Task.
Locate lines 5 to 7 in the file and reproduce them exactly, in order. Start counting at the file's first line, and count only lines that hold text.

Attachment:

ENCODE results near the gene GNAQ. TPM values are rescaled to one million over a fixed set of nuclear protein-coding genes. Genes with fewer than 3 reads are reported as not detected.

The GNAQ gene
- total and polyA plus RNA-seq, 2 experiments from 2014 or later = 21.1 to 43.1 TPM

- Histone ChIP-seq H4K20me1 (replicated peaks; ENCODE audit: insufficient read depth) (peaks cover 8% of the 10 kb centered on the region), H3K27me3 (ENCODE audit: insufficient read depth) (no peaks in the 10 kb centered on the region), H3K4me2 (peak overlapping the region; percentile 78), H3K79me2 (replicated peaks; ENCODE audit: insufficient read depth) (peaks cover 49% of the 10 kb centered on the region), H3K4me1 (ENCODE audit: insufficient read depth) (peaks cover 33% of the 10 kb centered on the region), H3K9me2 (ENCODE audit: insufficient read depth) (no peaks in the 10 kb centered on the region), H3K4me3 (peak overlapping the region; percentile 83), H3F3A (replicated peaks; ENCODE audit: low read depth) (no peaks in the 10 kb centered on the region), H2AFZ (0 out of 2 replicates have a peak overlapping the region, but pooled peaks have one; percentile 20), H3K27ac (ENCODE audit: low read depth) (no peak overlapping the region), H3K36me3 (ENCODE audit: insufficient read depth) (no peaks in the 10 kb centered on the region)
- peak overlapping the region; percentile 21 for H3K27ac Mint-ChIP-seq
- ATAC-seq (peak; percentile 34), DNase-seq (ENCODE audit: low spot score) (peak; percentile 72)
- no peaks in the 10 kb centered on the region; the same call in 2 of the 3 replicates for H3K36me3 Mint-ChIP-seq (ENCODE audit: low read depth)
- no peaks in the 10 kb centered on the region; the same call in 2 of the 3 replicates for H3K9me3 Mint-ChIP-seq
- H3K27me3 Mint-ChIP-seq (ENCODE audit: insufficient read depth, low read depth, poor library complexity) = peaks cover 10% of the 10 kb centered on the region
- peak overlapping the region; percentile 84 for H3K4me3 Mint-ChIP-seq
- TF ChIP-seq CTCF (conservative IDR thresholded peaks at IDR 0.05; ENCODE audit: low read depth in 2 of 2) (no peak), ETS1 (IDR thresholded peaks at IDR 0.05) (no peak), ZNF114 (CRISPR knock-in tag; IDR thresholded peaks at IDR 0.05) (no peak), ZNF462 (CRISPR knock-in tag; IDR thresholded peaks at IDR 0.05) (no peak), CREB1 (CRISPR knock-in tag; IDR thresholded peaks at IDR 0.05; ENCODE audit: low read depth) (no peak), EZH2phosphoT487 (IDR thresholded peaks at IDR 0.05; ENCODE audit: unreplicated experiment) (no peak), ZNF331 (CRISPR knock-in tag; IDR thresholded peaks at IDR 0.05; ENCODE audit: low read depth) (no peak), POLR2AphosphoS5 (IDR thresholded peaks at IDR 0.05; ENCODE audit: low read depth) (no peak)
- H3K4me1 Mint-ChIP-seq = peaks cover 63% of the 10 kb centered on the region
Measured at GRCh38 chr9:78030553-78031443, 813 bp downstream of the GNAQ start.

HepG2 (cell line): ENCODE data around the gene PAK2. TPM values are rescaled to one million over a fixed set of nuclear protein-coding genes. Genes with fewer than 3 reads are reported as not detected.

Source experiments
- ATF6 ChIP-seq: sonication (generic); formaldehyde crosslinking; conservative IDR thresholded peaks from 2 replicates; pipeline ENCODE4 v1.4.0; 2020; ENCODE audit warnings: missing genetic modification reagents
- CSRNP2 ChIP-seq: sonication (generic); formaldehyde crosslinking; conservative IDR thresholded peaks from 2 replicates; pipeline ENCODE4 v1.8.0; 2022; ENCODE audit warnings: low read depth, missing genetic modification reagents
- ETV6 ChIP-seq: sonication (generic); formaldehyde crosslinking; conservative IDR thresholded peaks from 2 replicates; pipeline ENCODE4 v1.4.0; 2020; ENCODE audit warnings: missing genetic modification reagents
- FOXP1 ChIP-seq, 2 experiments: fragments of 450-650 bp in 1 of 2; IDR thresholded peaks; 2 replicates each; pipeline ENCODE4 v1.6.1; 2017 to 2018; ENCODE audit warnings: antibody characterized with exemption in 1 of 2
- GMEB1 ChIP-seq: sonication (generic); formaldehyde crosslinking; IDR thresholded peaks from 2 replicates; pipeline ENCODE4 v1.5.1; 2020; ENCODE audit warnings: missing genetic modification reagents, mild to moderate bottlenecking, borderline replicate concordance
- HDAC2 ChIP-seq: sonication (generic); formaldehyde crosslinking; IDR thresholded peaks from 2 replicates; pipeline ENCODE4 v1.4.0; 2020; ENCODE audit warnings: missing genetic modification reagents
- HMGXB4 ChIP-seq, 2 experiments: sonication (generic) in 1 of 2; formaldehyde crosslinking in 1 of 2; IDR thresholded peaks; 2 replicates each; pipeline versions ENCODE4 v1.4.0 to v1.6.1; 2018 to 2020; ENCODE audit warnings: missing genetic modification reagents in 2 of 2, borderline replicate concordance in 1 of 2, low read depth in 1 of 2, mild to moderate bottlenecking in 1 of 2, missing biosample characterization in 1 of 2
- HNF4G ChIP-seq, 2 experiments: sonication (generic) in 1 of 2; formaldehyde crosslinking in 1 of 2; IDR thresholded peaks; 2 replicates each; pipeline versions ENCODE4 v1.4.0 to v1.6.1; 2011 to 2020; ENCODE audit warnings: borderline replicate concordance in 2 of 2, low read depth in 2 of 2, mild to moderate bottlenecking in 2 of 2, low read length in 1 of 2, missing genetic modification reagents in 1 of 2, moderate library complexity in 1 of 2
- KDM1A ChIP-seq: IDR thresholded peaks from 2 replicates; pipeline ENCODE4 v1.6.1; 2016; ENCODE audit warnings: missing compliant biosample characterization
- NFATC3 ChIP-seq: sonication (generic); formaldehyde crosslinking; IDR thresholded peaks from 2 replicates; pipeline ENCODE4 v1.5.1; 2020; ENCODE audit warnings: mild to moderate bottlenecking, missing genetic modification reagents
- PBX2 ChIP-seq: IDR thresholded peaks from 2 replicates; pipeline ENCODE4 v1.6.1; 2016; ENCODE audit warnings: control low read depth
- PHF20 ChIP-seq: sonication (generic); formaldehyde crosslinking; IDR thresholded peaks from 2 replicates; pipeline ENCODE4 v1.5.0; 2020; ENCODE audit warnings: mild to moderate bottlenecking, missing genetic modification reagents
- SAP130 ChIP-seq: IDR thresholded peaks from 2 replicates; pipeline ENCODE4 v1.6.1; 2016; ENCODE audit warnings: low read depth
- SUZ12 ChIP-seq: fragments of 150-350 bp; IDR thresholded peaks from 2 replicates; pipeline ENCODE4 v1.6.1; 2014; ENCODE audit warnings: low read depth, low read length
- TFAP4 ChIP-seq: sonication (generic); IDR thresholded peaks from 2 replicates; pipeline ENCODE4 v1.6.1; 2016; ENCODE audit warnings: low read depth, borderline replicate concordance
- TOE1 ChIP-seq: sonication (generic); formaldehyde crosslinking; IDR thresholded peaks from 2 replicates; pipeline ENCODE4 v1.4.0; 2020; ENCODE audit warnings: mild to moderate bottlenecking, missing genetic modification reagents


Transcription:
- peak overlapping the region; percentile 21 for H3K27ac Mint-ChIP-seq
- ATAC-seq (peak; percentile 34), DNase-seq (ENCODE audit: low spot score) (peak; percentile 72)
- no peaks in the 10 kb centered on the region; the same call in 2 of the 3 replicates for H3K36me3 Mint-ChIP-seq (ENCODE audit: low read depth)